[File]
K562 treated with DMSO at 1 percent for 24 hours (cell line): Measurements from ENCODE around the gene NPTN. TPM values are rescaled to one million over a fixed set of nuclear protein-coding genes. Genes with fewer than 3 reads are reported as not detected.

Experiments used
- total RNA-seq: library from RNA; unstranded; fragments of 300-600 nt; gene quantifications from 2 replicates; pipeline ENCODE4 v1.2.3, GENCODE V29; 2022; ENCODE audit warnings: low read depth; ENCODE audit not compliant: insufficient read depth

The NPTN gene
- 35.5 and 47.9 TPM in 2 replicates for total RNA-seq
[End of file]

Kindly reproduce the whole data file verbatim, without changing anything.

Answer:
K562 treated with DMSO at 1 percent for 24 hours (cell line): Measurements from ENCODE around the gene NPTN. TPM values are rescaled to one million over a fixed set of nuclear protein-coding genes. Genes with fewer than 3 reads are reported as not detected.

Experiments used
- total RNA-seq: library from RNA; unstranded; fragments of 300-600 nt; gene quantifications from 2 replicates; pipeline ENCODE4 v1.2.3, GENCODE V29; 2022; ENCODE audit warnings: low read depth; ENCODE audit not compliant: insufficient read depth

The NPTN gene
- 35.5 and 47.9 TPM in 2 replicates for total RNA-seq